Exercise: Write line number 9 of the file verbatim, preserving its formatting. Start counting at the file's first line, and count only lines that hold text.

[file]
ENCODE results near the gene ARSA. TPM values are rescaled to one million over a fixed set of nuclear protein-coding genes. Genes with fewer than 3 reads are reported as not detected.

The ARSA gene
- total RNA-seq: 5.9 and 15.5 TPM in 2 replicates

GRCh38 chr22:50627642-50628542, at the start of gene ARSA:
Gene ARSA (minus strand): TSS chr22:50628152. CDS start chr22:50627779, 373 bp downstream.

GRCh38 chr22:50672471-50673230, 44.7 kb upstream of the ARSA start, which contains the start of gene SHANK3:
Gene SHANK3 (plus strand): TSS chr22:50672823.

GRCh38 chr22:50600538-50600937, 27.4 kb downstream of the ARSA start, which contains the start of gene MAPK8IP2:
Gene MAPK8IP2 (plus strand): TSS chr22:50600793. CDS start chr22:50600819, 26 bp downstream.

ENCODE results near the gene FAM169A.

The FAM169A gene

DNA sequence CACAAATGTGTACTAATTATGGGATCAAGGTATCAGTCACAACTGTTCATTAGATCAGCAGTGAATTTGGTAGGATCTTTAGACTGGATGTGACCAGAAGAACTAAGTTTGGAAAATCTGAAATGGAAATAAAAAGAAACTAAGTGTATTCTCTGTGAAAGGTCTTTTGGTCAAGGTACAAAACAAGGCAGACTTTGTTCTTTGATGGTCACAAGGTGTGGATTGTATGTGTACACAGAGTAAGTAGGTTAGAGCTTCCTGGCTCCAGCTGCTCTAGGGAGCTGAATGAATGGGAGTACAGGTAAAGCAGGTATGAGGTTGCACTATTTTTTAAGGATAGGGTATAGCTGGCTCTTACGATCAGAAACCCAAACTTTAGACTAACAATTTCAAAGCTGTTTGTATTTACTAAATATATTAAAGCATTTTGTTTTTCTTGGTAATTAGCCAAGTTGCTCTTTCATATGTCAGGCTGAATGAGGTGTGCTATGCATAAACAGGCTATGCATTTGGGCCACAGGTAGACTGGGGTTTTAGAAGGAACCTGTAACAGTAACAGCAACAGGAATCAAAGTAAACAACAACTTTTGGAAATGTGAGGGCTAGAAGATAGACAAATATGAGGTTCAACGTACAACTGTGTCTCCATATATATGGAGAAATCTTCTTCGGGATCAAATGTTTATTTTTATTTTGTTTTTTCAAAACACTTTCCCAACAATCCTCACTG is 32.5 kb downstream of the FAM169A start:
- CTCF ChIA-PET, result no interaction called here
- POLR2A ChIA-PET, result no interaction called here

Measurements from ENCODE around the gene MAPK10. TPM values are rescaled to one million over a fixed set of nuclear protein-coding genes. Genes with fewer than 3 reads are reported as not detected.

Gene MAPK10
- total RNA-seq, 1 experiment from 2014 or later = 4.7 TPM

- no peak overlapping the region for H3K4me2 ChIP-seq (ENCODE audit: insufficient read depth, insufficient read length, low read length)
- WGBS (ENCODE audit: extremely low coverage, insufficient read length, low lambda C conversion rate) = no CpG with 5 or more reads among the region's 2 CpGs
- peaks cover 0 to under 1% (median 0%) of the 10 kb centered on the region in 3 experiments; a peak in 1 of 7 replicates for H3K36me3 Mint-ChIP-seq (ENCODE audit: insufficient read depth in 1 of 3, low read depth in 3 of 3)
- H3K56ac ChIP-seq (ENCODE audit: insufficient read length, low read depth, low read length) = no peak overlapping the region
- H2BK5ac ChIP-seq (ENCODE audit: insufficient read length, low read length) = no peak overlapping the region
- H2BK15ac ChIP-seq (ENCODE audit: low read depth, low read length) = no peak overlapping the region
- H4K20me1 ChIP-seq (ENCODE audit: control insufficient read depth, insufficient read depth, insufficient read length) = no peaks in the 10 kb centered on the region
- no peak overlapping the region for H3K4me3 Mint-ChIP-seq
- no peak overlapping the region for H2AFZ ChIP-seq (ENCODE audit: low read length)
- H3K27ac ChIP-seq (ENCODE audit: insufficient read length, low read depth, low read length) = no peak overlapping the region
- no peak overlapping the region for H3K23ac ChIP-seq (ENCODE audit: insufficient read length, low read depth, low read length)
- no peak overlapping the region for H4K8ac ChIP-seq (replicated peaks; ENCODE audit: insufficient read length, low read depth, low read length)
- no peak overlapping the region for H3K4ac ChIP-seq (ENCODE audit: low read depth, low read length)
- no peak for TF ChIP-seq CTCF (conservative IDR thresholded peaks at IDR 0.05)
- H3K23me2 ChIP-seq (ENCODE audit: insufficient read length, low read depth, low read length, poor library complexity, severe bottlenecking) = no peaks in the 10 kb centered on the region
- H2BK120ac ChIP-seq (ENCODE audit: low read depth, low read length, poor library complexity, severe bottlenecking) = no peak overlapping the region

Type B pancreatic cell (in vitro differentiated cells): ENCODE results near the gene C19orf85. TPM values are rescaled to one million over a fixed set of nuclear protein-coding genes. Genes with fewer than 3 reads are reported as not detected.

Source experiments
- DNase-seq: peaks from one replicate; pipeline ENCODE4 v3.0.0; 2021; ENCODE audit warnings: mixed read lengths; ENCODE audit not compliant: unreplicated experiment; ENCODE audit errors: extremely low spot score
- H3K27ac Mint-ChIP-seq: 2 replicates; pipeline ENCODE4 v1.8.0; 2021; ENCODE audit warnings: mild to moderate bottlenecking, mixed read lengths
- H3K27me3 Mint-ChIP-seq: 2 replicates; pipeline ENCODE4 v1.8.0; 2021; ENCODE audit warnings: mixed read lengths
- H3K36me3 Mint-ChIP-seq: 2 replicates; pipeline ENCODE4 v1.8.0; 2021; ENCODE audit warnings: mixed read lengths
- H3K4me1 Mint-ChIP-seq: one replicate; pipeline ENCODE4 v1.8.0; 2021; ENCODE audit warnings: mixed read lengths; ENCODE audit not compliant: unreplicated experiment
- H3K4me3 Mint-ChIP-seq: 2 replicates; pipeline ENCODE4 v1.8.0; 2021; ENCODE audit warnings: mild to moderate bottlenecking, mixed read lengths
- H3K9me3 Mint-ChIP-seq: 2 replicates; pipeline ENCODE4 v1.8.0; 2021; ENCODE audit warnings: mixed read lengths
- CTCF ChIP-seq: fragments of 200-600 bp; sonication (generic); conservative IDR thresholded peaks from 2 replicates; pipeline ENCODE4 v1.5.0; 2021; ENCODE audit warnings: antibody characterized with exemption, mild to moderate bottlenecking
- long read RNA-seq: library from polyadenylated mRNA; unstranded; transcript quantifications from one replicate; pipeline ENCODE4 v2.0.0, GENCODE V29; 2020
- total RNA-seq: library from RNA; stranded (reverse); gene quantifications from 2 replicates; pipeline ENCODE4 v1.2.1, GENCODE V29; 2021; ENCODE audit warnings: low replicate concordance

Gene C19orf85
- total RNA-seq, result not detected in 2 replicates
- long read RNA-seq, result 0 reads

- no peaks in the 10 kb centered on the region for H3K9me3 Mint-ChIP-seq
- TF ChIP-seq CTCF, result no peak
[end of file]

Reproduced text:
Gene MAPK8IP2 (plus strand): TSS chr22:50600793. CDS start chr22:50600819, 26 bp downstream.